’s management consultancy columnist, Mick James, this week discusses the newly minted new National Occupational Standards for Management and Business Consultancy.

Consultants set occupational standards

This week I attended the launch event of the new National Occupational Standards for Management and Business Consultancy. These have been developed by the Management Standards Centre (MSC) in conjunction with consultancy bodies such as the MCA and IBC, as well as client bodies and other stakeholders.

The result is an impressively comprehensive list of 13 standards any consultant should be expected reach in areas ranging from supporting clients to developing professional networks. But is it needed?

One of the lead consultants of the MSC, Trevor Boutall, who helped develop the standards, had a single question for consultants in the audience: “Did you all have a rigorous induction into consultancy?” that was answered more by the ripple of laughter than the show of hands.

“We’ve developed a little guide based on the standards,” he said. “You can use that to benchmark your current performance and see if there are areas where you can be more effective.”

While this would of course be a confidential exercise, he pointed out that clients would increasingly be using the standards themselves.

So how much room for improvement is there? I know there were some there who bridled at the evening’s subtitle “Making UK Management & Business Consultancy World Class by 2020” and I was one of them. If consultancy isn’t “world class” in the UK, where is it? Iceland? And if it’s not, do we really have to wait until 2020?

However, that doesn’t mean there’s cause for complacency, and the rest of the evening was taken up by speakers who made some constructive criticisms of the industry that could be addressed through reference to the National Occupational Standards (NOS) standards. It was an object lesson in the sort of informed debate we could be having about consultancy if the mainstream press wrote about the real industry rather than a clichéd figment of its imagination.

Dr Joe O’Mahoney outlined some of the challenges facing the industry, particularly in attracting talent, and noted that the evidence was that consultancy was becoming less innovative at a time when innovation is precisely what clients want. Dr O’Mahoney is at the start of an exciting—and impressively well-funded—project to investigate this phenomenon, and I hope to be speaking in more detail with him about this soon.

But the sharpest barbs came from David Singleton, chairman of Alexander Consulting, who outlined an impressive list of reasons why consultants think they are so valuable to clients—but then pointed out that the reality often failed to live up to the vision.

“We say we do all these things, but we don’t,” he said. “Clients need us to be what we say we are.”

This included taking responsibility for whether or not clients actually implement a project.

“Do we see a change?” he asks. “Any other output than a measurable change has immeasurable consequences.”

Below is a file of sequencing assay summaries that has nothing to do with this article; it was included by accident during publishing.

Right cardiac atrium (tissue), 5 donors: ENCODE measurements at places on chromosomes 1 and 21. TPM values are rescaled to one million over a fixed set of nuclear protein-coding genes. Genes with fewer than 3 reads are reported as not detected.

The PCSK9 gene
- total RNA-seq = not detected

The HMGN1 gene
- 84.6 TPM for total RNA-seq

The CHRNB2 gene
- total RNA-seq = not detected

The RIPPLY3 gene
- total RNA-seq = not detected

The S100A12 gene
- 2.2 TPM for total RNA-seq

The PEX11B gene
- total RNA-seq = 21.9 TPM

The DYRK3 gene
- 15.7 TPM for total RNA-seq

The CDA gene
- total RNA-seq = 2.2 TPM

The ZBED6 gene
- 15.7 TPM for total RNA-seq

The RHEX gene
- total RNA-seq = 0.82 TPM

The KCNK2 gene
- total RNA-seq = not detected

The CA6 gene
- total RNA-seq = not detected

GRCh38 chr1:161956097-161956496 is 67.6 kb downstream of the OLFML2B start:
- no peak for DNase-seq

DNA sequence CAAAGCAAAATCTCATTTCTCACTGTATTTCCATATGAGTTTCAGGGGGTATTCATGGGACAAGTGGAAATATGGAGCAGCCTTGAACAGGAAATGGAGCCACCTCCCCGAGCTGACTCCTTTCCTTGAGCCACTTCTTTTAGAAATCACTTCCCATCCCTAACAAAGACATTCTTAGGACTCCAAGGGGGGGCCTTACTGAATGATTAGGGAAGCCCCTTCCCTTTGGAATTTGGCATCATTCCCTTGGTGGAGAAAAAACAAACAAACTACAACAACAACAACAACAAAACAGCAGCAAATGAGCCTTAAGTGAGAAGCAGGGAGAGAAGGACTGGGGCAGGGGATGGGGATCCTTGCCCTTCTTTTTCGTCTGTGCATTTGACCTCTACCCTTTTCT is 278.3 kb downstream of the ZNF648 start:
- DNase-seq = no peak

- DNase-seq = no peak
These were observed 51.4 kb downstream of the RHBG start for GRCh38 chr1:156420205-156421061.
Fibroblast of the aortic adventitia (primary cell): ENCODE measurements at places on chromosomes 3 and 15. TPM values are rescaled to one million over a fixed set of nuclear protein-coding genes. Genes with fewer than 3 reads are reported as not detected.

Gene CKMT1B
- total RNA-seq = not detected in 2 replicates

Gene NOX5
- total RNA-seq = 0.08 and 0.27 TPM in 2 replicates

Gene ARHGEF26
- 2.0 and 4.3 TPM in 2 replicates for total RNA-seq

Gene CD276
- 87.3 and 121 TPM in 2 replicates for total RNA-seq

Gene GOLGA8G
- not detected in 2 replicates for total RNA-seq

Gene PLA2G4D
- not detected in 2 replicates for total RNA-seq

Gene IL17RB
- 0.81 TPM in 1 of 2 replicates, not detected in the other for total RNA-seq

Consultants should use the NOS as a framework against which to measure themselves and ensure that the standards embodied in them become daily practice.

Finishing up the evening was Paul Vincent of Insight Sourcing, whom I interviewed recently about his efforts to develop a way in which procurement can avoid being the “nasty cop” in the consultant-client relationship and actually add value. His model certainly sees to be the way forward, but when I spoke to him I was surprised to find that most of his work was with consultants. It seems that consultants are far more interested in seeing things through the eyes of the buyer than buyers are in finding out how they can purchase consultancy more effectively.

For me that summed up my one qualm about the launch. Clearly consultants are under a commercial imperative to understand their clients, and owe a clear duty of care to clients. But what are the consequences for both sides? If a consultant fails to make a sale they move on to the next prospect. For clients the consequences of failure to buy the right consultancy or implement the right project can be as David Singleton points out “immeasurable.” The relative lack of interest is to me, inexcusable.

Perhaps the next task for a standards-setting body should be the development of a similarly explicit and comprehensive set of standards for consultancy clients. In the meantime, an emergency bulletin should go out “don’t let just anybody do it.” It’s true that clients overall have grown much more sophisticated as a group, and there are some expert purchasers out there—often ex-consultants. But there are also plenty of amateurs out there.

Consultants are over-prone to take all this wait on their shoulders, but it’s not a sustainable position. We wouldn’t consider someone to be able as a manager if they couldn’t appraise staff or manage a budget. Shouldn’t the effective sourcing and deployment of outside resources be an equally valued competence? In the popular prints the resort to outside advisers is seen as a mark of weakness, but companies who know when, and above all how to use consultants, are at a considerable advantage over the competition.

Of course it would be a brave consultant indeed who openly questioned his client’s competence. So the intervention of an independent-standard setting body could be the missing piece of the jigsaw, the key that unlocks not just world class consultancy bit world class outcomes.

All views expressed in this article are those of Mick James and do not necessarily reflect the views of and

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